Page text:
Alan Nigel's story

Alan grew up on the New South Wales south coast in the 1970s. He was part of a small family and his mother was more religious than his father. He was ‘a bit of a drinker’, Alan told the Commissioner.

Alan was an altar boy at their local church when he was about nine. Father Bowdler was the parish priest. One day Alan was having difficulties with his robe before the service. Father Bowdler was there with him.

‘I was gettin’ dressed and I couldn’t do me robe up and he was helpin’ me. And he’s touchin’ me and then he touched me private parts. Then I sort of nudged away. And I didn’t know what was going on. I was really young.’

A short while later Alan was serving on the altar when he fainted and his mother had to take him outside.

Alan didn’t tell her that Bowdler had abused him. He just said that he felt hot.

He didn’t go back to church after that. ‘I just didn’t tell no one.’

Alan also had a family member who had been touching Alan and his cousins.

‘It just sort of mucked me up in the head.’

Alan increasingly got into trouble at school. He wouldn’t listen or sit still, he took to drugs and drinking and eventually, after a period of wagging school, left altogether at the beginning of Year 9.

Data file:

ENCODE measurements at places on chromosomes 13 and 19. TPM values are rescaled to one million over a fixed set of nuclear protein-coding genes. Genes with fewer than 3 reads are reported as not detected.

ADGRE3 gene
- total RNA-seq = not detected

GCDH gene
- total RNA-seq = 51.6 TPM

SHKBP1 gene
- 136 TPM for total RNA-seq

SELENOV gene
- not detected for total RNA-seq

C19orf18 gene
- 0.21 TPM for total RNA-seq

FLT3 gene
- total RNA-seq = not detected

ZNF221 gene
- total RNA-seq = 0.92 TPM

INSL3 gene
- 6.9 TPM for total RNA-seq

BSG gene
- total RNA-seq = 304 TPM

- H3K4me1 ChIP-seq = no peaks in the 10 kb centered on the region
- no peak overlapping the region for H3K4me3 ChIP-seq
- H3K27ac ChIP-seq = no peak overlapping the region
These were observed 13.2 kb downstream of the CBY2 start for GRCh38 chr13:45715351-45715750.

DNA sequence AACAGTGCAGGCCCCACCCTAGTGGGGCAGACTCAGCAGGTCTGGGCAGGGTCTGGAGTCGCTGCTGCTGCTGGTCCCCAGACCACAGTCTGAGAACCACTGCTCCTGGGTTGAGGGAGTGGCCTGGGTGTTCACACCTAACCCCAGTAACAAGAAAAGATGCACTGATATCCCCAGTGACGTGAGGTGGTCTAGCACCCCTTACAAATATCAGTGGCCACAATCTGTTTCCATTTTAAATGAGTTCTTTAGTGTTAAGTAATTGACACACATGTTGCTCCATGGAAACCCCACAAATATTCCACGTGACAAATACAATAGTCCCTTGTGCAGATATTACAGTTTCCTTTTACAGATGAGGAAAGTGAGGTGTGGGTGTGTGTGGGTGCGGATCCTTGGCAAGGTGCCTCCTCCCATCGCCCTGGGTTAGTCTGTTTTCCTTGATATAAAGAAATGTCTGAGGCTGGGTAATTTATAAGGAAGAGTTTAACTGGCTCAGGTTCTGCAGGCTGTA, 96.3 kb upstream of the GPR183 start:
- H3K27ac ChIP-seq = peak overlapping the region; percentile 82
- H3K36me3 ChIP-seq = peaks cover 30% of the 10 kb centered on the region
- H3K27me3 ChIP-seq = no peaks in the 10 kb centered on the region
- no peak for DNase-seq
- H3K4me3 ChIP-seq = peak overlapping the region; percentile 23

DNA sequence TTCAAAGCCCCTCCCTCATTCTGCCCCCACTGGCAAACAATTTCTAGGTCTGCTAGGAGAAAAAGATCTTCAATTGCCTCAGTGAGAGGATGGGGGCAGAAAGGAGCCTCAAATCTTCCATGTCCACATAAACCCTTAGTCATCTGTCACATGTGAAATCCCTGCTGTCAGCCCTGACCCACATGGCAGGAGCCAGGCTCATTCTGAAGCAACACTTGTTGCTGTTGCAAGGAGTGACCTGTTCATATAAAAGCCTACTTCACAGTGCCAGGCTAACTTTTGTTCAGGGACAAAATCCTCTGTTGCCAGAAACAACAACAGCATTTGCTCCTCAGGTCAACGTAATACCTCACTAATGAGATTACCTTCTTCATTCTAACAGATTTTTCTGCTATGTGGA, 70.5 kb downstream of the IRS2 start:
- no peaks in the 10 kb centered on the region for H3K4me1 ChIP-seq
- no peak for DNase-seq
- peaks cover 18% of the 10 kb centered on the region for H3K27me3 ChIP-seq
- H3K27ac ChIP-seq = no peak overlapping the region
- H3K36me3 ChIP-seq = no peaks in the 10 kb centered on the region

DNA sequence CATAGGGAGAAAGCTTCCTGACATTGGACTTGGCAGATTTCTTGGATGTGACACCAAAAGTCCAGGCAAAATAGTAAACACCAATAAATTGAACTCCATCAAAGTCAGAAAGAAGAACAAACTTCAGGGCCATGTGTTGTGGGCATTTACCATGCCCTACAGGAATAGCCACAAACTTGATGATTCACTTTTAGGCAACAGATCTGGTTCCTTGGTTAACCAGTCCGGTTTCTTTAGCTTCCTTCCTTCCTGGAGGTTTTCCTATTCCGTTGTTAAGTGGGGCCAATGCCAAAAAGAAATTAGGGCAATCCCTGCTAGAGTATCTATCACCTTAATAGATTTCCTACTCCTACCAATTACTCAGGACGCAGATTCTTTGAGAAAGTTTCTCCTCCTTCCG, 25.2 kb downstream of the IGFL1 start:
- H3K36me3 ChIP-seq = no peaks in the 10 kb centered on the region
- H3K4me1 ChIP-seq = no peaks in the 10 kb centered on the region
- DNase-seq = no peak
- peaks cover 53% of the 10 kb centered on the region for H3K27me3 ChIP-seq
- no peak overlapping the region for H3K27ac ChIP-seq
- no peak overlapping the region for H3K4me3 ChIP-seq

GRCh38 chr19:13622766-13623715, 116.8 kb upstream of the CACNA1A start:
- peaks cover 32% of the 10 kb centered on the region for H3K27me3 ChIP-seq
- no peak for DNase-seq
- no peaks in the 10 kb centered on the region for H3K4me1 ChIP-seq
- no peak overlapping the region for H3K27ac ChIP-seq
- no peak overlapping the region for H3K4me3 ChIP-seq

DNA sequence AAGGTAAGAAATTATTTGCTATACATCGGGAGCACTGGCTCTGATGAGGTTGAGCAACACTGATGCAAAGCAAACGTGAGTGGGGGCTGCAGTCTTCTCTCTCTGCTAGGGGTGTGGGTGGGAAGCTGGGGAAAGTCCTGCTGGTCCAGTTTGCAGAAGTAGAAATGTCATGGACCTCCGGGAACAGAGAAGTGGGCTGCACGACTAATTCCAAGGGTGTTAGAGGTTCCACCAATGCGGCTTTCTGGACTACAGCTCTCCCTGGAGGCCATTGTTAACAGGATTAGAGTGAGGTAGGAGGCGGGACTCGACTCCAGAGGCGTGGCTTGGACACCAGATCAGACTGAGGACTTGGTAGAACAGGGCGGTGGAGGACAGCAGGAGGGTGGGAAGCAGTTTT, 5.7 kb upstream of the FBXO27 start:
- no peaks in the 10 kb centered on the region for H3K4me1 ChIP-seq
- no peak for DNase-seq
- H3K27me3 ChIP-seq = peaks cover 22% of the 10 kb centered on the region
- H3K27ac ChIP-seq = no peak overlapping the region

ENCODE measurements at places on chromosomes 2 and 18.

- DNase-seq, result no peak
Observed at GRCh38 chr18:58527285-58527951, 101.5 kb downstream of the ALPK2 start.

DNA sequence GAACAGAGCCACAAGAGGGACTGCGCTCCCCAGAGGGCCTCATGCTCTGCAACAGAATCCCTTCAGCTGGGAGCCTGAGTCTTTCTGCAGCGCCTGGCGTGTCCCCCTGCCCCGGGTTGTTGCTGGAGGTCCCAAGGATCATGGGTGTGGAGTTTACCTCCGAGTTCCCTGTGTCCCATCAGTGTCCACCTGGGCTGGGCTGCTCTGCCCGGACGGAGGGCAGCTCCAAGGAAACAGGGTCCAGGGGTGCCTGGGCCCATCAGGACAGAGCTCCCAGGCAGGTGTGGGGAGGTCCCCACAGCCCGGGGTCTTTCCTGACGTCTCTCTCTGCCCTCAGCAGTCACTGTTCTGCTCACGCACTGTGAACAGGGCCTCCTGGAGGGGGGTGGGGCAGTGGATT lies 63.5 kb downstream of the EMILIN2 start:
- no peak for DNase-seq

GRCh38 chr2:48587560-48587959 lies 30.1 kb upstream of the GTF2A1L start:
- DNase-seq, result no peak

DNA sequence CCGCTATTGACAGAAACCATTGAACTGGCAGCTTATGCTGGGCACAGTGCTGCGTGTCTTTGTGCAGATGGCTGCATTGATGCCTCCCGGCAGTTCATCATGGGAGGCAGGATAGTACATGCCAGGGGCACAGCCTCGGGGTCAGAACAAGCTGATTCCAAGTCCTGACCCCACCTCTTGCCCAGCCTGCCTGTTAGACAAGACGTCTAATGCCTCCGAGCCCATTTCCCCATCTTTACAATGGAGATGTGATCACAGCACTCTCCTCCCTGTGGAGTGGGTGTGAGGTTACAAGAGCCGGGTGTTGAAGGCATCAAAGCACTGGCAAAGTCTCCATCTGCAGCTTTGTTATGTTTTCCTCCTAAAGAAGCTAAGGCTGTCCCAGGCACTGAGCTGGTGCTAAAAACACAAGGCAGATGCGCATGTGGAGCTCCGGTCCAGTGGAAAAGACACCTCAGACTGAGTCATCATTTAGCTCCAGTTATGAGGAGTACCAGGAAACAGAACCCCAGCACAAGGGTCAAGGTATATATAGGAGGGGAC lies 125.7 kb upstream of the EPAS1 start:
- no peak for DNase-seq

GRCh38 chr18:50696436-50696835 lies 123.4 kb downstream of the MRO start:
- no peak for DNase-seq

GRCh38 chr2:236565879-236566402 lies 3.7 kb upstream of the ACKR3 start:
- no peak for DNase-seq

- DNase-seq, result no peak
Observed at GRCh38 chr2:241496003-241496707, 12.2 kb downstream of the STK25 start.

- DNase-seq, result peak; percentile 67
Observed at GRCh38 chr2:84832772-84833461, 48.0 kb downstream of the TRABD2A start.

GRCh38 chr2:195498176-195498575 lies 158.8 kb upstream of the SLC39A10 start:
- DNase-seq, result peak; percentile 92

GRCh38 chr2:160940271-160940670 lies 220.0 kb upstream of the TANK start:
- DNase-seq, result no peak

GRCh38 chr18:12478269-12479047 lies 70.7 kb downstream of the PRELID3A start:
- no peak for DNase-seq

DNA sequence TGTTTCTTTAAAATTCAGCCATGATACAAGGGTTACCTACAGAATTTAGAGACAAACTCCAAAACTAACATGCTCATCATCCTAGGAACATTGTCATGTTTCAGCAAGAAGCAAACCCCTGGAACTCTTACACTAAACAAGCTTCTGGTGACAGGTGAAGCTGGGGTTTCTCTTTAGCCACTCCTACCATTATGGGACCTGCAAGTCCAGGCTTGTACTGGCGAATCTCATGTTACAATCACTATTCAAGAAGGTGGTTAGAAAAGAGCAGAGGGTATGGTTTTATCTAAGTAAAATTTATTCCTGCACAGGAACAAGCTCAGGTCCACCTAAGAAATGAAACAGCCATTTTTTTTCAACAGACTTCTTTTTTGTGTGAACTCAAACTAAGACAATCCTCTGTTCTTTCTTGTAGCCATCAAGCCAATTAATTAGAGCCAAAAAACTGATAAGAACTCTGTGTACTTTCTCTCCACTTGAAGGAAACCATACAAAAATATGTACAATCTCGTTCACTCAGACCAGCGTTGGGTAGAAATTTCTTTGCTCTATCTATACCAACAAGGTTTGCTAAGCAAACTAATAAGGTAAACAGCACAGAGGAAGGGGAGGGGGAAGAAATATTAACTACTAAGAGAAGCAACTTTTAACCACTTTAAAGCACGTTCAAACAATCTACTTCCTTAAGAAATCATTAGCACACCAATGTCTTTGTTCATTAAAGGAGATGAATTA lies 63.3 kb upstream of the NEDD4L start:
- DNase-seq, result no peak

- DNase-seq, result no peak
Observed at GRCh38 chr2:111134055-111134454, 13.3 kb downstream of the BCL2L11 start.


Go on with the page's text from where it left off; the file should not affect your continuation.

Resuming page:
No one at school or at home tried to understand why he was acting up.

Alan worked with his dad and the abusive family member for a while but he started feeling paranoid. He thought that they were talking about him.

He saw a doctor about his feelings of paranoia and has been diagnosed with PTSD. He’s also on anti-depressants since losing custody of his children and feeling like he didn’t want to associate with anyone.

Alan, now in his 40s, has spent his life blocking out the sexual abuse. He hasn’t had counselling. Disclosing to the Commission was the first time he has told anyone what Father Bowdler did to him.

Alan is currently in prison. He’s dubious about reporting the abuse to police but is open to the idea of seeing a counsellor.

Were there any counsellors at his high school that might have noticed that something was wrong?

‘No. No one. That was back in the olden days.’

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